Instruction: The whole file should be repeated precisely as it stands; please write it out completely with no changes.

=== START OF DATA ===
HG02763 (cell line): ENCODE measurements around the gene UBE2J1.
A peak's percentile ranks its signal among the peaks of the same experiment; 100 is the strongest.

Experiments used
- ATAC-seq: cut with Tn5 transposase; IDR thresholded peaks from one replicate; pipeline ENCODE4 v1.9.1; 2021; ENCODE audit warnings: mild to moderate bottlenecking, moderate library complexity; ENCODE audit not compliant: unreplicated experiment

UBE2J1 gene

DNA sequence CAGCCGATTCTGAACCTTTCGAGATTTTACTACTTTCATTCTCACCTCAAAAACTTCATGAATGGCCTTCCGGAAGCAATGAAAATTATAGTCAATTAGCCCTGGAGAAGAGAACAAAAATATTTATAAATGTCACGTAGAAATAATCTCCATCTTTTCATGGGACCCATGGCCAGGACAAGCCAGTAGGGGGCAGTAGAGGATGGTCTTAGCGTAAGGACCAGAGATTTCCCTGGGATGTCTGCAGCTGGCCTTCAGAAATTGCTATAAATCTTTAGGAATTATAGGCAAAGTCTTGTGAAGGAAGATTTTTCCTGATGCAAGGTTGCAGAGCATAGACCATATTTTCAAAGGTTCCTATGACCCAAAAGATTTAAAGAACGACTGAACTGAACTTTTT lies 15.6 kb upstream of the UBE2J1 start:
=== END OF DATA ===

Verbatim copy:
HG02763 (cell line): ENCODE measurements around the gene UBE2J1.
A peak's percentile ranks its signal among the peaks of the same experiment; 100 is the strongest.

Experiments used
- ATAC-seq: cut with Tn5 transposase; IDR thresholded peaks from one replicate; pipeline ENCODE4 v1.9.1; 2021; ENCODE audit warnings: mild to moderate bottlenecking, moderate library complexity; ENCODE audit not compliant: unreplicated experiment

UBE2J1 gene

DNA sequence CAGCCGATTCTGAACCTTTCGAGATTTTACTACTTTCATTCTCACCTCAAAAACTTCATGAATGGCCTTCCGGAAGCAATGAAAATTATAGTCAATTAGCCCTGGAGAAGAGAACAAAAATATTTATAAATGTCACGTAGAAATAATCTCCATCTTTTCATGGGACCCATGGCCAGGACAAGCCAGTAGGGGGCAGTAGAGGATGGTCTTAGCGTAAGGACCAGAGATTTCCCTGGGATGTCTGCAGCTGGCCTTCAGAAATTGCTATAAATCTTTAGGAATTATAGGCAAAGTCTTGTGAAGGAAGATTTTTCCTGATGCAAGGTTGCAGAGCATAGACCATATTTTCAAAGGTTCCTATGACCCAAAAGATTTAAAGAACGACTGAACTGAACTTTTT lies 15.6 kb upstream of the UBE2J1 start: